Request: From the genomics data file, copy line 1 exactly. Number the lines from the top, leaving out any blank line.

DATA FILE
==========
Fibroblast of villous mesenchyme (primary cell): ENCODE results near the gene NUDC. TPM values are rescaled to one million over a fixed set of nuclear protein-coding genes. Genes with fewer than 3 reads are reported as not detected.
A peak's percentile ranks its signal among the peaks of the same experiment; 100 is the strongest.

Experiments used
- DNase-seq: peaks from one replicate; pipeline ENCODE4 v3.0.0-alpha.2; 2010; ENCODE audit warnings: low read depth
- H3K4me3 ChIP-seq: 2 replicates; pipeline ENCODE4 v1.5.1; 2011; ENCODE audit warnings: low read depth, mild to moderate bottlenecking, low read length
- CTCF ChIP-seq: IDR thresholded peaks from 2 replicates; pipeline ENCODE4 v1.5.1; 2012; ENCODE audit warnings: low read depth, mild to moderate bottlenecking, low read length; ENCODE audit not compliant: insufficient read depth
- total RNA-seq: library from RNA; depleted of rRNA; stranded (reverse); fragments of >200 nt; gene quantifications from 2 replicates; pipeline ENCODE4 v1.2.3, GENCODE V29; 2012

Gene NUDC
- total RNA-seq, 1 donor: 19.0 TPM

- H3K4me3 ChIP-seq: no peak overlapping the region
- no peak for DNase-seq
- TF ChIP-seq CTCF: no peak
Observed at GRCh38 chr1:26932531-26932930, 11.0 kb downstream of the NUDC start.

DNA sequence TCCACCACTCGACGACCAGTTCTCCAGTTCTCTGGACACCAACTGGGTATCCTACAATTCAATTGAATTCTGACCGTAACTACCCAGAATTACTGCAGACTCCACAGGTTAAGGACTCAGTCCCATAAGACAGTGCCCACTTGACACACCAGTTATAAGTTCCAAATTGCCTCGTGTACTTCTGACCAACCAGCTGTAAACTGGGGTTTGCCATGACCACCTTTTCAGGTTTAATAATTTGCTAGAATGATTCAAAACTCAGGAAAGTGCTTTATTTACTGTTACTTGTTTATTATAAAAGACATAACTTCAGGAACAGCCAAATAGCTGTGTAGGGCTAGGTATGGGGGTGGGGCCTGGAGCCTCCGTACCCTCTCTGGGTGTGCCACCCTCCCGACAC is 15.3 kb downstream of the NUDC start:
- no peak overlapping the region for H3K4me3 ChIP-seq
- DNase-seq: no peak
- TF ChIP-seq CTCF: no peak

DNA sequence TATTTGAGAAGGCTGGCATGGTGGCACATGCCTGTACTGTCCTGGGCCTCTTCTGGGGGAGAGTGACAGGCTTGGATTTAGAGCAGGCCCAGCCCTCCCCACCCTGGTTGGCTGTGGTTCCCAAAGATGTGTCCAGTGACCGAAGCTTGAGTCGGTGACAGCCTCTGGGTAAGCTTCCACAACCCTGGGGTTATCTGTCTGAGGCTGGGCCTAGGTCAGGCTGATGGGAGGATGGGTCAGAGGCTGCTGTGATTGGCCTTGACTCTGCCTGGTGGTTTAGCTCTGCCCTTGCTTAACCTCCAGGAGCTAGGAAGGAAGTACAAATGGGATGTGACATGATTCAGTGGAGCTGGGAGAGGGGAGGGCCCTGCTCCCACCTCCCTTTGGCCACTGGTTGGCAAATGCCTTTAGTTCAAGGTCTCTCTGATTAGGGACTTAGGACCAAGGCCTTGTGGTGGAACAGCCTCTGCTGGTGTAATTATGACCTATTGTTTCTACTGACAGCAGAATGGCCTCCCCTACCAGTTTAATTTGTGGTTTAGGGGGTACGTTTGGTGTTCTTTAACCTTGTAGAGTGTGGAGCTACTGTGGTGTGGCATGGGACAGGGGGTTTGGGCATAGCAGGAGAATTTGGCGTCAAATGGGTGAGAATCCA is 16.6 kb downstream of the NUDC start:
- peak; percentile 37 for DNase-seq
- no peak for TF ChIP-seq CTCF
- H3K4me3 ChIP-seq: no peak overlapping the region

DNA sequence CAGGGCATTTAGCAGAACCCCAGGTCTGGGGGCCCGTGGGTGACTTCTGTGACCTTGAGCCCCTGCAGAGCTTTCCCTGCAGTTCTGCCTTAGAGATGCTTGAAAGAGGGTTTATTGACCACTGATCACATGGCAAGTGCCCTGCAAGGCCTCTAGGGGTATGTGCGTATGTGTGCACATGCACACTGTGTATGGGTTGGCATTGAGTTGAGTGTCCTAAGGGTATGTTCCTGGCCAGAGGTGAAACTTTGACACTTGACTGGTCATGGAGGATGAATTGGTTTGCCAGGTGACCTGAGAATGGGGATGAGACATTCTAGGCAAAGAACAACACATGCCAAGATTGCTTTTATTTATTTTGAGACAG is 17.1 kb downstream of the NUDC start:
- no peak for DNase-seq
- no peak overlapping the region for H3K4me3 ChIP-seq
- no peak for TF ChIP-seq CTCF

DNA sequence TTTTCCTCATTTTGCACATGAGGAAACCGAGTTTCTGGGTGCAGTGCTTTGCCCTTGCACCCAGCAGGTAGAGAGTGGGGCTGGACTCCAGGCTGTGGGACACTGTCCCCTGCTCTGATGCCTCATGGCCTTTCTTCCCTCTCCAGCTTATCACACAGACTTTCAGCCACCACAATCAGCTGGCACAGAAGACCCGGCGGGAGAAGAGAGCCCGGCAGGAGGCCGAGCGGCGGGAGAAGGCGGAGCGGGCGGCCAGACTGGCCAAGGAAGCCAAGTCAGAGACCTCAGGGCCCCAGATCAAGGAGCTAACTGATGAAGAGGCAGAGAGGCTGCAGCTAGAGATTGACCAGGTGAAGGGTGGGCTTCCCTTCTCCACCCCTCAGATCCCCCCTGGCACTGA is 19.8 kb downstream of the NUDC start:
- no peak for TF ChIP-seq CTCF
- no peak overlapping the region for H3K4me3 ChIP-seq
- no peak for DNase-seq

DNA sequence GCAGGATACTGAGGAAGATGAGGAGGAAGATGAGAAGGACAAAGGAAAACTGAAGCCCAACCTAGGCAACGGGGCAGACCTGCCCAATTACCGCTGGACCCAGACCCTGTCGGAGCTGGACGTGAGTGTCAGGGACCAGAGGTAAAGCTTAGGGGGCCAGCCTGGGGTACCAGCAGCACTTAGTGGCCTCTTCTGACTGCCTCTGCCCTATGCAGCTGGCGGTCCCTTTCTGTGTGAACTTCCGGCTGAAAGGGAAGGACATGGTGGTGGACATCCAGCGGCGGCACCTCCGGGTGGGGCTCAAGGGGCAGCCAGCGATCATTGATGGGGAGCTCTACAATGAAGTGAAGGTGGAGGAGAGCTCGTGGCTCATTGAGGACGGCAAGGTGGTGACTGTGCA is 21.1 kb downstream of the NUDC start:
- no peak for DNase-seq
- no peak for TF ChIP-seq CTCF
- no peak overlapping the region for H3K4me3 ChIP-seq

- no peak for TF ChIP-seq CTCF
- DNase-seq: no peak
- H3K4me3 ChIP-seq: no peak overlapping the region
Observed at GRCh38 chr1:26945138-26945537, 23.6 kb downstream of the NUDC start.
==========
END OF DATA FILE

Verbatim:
Fibroblast of villous mesenchyme (primary cell): ENCODE results near the gene NUDC. TPM values are rescaled to one million over a fixed set of nuclear protein-coding genes. Genes with fewer than 3 reads are reported as not detected.